Setting property to newly alloc'd object using accessor cause memory leak

I just want confirmation on whether or not the following causes a memory leak.

.h file

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  • @property (nonatomic, retain) MyObject *foo;
    

    .m file

    @synthesize foo;
    ...
    
    self.foo = [[MyObject alloc] init];
    

    dealloc is setup as

    [foo release];
    

    My understanding is that the implementation of the auto-generated accessor method looks like

    -(void)setFoo:(MyObject *)newObject {
        if (foo != newObject) {
            [foo release];
            foo = [newObject retain];
        }
    }
    

    Walking through self.foo = [[MyObject alloc] init]; now reads to me as, “allocated a new MyObject object whose retain count will be 1, pass it to setFoo:, foo will never be equal to myObject as it was newly allocated, so release the old value, increment the retain count of newObject making it 2 and assign it to foo”

    dealloc releases foo therefore setting its retain count to 1, which means this object is leaked?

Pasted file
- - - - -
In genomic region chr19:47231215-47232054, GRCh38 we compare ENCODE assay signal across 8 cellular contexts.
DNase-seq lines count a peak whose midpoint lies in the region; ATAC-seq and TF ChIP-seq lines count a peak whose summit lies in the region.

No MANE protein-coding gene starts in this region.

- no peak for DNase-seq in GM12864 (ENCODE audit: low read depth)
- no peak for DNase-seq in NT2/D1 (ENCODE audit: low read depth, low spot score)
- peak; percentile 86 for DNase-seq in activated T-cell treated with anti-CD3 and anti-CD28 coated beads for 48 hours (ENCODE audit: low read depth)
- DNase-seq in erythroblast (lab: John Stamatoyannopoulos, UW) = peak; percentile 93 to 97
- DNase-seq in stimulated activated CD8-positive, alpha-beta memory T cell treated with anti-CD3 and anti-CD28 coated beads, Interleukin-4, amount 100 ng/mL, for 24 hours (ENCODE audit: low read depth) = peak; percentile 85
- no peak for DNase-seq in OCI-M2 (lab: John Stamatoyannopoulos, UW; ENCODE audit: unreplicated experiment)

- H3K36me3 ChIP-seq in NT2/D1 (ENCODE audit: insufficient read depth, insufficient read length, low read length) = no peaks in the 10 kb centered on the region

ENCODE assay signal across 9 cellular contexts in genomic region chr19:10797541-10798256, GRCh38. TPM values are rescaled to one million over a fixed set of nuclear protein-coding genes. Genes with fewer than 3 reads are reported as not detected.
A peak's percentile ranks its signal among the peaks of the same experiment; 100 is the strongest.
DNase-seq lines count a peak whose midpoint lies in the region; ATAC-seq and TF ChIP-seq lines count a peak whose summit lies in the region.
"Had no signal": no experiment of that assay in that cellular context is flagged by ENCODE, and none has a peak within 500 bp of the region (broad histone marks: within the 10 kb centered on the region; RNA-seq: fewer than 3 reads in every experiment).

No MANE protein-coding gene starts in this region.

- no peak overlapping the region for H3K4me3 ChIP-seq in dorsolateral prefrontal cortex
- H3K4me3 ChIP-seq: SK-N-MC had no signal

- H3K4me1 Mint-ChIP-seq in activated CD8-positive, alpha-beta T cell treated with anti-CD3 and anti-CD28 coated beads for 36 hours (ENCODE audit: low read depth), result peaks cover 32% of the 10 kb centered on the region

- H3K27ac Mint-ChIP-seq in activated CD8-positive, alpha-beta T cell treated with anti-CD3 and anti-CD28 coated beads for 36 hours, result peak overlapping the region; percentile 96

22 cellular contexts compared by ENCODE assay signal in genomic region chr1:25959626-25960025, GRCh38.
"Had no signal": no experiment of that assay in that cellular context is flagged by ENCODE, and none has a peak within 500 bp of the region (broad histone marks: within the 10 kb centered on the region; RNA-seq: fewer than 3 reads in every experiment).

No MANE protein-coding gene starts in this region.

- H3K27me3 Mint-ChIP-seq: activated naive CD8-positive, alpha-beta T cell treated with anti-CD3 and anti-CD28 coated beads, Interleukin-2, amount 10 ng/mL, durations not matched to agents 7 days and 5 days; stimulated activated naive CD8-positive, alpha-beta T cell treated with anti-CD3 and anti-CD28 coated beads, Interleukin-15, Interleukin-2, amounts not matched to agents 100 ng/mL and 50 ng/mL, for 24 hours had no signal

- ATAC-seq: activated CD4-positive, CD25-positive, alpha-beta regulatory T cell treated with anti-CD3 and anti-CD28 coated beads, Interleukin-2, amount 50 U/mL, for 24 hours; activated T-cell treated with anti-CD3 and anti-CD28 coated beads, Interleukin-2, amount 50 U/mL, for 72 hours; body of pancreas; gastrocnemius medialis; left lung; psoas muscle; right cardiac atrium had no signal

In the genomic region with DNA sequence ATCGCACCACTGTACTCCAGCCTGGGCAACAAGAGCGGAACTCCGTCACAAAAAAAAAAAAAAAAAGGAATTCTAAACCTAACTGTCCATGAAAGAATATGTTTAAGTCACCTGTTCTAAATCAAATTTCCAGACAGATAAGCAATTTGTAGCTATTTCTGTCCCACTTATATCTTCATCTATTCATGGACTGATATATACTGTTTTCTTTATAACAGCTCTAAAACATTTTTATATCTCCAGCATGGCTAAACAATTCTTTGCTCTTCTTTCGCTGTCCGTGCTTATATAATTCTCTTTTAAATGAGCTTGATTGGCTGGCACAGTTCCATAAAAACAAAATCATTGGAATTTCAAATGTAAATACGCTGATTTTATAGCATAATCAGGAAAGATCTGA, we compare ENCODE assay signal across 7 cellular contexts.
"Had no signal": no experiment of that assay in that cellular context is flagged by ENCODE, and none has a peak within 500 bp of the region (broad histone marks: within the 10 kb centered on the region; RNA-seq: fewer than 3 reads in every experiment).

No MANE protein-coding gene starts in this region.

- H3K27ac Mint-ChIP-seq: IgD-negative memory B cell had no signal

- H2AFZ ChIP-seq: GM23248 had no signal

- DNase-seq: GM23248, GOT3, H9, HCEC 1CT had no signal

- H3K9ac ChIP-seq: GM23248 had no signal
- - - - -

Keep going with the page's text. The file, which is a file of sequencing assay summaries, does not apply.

To do this safely we should write our code like

    self.foo = [[[MyObject alloc] init] autorelease];
    

    Is my understanding correct?

    EDIT

    I realize this question is not really appropriate for SO, so feel free to point me to a better place to ask this type of question as well.

    3 Solutions Collect From Internet About “Setting property to newly alloc'd object using accessor cause memory leak”

    Yes, that is absolutely correct.

    you could do that. Alternatively, since we know the setter automatically retains, we could do the following rather than autorelease:

    foo=[[MyObject alloc] init];
    

    Which you choose may be a matter of coding style. If you are trying to get the hang of using self.foo, then by all means use your method for the sake of consistency and bug fixing. If you are comfortable with using the dot syntax then use the latter.

    And another common pattern:

    MyObject *newFoo = [[MyObject alloc] init];
    self.foo = newFoo;
    [newFoo release];